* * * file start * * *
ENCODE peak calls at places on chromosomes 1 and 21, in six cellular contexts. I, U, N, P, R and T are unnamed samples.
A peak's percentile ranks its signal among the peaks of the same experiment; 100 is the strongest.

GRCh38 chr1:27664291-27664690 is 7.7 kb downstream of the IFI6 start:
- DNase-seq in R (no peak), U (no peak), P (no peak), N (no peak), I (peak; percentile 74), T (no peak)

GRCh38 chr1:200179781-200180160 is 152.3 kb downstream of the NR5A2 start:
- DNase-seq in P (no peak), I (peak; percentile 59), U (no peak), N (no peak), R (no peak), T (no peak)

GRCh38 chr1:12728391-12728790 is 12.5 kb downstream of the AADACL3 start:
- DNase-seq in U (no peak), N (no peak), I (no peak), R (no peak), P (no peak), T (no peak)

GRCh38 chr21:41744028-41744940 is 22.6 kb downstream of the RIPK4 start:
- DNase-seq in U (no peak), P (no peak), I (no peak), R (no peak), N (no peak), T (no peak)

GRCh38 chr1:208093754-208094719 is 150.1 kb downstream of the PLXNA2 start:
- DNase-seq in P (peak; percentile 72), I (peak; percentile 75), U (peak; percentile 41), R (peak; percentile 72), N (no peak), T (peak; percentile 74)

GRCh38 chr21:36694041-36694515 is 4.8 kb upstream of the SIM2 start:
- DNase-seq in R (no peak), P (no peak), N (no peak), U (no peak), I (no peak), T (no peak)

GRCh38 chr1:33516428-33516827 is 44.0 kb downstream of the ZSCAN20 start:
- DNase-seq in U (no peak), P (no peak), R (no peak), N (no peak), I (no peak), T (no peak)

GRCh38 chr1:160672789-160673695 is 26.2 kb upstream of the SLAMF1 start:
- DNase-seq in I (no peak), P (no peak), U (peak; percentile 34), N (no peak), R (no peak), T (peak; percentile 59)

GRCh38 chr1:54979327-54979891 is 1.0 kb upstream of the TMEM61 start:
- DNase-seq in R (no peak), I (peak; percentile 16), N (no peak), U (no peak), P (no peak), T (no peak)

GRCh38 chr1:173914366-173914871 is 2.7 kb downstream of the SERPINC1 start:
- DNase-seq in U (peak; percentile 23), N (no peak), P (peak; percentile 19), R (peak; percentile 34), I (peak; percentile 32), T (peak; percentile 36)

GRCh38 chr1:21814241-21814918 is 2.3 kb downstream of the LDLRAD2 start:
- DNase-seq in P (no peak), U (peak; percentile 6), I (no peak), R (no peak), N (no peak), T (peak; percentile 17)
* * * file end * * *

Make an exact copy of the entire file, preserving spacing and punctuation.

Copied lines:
ENCODE peak calls at places on chromosomes 1 and 21, in six cellular contexts. I, U, N, P, R and T are unnamed samples.
A peak's percentile ranks its signal among the peaks of the same experiment; 100 is the strongest.

GRCh38 chr1:27664291-27664690 is 7.7 kb downstream of the IFI6 start:
- DNase-seq in R (no peak), U (no peak), P (no peak), N (no peak), I (peak; percentile 74), T (no peak)

GRCh38 chr1:200179781-200180160 is 152.3 kb downstream of the NR5A2 start:
- DNase-seq in P (no peak), I (peak; percentile 59), U (no peak), N (no peak), R (no peak), T (no peak)

GRCh38 chr1:12728391-12728790 is 12.5 kb downstream of the AADACL3 start:
- DNase-seq in U (no peak), N (no peak), I (no peak), R (no peak), P (no peak), T (no peak)

GRCh38 chr21:41744028-41744940 is 22.6 kb downstream of the RIPK4 start:
- DNase-seq in U (no peak), P (no peak), I (no peak), R (no peak), N (no peak), T (no peak)

GRCh38 chr1:208093754-208094719 is 150.1 kb downstream of the PLXNA2 start:
- DNase-seq in P (peak; percentile 72), I (peak; percentile 75), U (peak; percentile 41), R (peak; percentile 72), N (no peak), T (peak; percentile 74)

GRCh38 chr21:36694041-36694515 is 4.8 kb upstream of the SIM2 start:
- DNase-seq in R (no peak), P (no peak), N (no peak), U (no peak), I (no peak), T (no peak)

GRCh38 chr1:33516428-33516827 is 44.0 kb downstream of the ZSCAN20 start:
- DNase-seq in U (no peak), P (no peak), R (no peak), N (no peak), I (no peak), T (no peak)

GRCh38 chr1:160672789-160673695 is 26.2 kb upstream of the SLAMF1 start:
- DNase-seq in I (no peak), P (no peak), U (peak; percentile 34), N (no peak), R (no peak), T (peak; percentile 59)

GRCh38 chr1:54979327-54979891 is 1.0 kb upstream of the TMEM61 start:
- DNase-seq in R (no peak), I (peak; percentile 16), N (no peak), U (no peak), P (no peak), T (no peak)

GRCh38 chr1:173914366-173914871 is 2.7 kb downstream of the SERPINC1 start:
- DNase-seq in U (peak; percentile 23), N (no peak), P (peak; percentile 19), R (peak; percentile 34), I (peak; percentile 32), T (peak; percentile 36)

GRCh38 chr1:21814241-21814918 is 2.3 kb downstream of the LDLRAD2 start:
- DNase-seq in P (no peak), U (peak; percentile 6), I (no peak), R (no peak), N (no peak), T (peak; percentile 17)